Alternatives to Invasive Plants

Aggressive invaders such as periwinkle, goutweed or “snow on the mountain” and English ivy can quickly take over large areas of your (and your neighbour’s) yard. They also spread to natural areas, displacing local wildflowers such as spring beauty, trilliums and trout lily. If you want to grow groundcovers, there are some wonderful native alternatives.

In shady areas, try Canada wild-ginger, heart-leaved foamflower or bunchberry. In sunnier locations, try wild strawberry or barren strawberry. Canada anemone and zig-zag goldenrod also grow well but spread easily. Choose two or more native groundcovers most suited to the conditions in your yard. Plant patches of each for variety through the seasons.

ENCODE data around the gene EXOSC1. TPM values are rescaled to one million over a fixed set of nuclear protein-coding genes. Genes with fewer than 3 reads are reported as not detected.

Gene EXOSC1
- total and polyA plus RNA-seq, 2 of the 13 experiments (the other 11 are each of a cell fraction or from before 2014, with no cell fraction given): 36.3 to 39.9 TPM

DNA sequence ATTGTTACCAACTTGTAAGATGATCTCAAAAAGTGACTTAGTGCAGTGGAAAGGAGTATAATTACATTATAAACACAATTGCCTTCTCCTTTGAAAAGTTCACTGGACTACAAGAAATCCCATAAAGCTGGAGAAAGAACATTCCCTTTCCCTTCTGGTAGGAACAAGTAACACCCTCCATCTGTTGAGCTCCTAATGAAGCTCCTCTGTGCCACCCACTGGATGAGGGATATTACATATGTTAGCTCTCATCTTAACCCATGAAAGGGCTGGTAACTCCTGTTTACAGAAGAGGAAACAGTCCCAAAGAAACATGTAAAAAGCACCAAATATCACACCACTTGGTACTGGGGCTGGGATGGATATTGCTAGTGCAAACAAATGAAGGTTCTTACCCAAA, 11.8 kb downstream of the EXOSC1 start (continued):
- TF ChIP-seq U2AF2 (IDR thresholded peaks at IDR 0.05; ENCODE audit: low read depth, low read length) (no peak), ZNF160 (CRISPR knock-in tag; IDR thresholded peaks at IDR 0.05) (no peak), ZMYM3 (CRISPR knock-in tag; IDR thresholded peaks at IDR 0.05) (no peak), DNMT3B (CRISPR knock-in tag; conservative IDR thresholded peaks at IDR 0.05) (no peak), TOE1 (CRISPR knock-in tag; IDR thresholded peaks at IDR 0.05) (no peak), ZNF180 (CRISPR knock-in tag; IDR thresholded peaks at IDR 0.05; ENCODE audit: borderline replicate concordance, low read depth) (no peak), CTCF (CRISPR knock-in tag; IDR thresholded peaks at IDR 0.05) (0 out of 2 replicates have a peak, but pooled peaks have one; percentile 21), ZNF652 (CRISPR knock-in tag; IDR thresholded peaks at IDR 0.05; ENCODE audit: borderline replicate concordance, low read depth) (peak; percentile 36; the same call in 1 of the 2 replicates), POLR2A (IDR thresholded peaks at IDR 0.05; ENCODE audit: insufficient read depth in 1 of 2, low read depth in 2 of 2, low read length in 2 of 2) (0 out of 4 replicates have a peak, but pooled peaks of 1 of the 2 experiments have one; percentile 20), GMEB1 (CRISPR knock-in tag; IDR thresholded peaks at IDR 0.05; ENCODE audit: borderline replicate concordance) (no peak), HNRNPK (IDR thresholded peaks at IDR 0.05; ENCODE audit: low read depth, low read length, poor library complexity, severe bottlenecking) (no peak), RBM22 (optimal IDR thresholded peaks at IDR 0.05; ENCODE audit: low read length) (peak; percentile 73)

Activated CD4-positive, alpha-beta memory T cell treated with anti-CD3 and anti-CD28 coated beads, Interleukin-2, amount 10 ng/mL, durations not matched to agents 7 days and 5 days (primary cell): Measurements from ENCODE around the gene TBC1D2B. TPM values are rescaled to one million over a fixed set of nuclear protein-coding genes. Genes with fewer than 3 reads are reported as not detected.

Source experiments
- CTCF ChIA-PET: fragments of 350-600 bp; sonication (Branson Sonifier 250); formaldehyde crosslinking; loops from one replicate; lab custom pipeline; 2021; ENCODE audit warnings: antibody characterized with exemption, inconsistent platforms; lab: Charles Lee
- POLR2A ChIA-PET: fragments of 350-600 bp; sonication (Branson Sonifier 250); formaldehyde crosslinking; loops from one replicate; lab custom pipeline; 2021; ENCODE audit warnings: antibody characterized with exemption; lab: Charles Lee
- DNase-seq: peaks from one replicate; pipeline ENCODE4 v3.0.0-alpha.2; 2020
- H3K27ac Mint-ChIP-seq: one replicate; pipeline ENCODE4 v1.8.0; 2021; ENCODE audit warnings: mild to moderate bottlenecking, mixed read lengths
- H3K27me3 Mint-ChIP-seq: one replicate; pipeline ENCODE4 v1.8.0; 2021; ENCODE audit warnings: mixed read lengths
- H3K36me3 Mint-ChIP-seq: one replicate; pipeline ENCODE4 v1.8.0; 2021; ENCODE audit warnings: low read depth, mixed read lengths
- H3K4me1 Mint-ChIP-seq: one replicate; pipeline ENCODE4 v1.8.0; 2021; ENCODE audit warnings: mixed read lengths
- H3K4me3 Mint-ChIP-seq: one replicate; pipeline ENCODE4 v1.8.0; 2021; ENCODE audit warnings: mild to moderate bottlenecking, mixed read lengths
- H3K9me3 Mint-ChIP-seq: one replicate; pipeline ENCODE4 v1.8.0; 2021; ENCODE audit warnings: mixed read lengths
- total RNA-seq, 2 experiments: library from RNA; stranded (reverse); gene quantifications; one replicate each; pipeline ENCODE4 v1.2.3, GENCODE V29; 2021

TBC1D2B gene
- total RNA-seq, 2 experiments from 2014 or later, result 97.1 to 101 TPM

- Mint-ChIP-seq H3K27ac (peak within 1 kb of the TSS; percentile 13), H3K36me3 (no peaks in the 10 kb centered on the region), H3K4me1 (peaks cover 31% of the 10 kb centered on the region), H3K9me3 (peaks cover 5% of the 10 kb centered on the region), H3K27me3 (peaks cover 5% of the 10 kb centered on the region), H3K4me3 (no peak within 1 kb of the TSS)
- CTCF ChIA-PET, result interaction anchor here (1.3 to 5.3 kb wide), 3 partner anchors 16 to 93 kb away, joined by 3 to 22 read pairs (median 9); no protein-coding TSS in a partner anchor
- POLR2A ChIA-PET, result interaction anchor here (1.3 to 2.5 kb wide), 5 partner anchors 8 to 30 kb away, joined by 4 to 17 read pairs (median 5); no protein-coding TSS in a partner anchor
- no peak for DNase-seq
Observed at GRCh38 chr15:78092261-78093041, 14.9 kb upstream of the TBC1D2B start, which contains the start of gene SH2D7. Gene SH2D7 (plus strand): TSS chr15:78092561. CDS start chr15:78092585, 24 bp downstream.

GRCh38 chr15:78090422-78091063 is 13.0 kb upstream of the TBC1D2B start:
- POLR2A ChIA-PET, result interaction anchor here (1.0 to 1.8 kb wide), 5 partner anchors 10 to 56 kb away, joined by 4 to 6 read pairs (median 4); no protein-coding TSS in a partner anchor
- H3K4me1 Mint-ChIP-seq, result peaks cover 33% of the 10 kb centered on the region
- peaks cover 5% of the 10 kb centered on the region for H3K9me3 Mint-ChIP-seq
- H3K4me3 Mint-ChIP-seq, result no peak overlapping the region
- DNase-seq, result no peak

Instead of invasive shrubs such as euonymus (for example, burning bush and spindle-tree) and invasive honeysuckles (such as Japanese or Tatarian), try native ones. Downy, smooth or Canada serviceberry, bush honeysuckle and red osier dogwood are great alternatives.

When you plant trees, choose Northern red oak, hackberry or Freeman maple over Norway maple and other invasives.

Make the best choices for your yard and your neighbourhood. More options can be found in CVC’s plant lists, as well as our Gardening Wisely list

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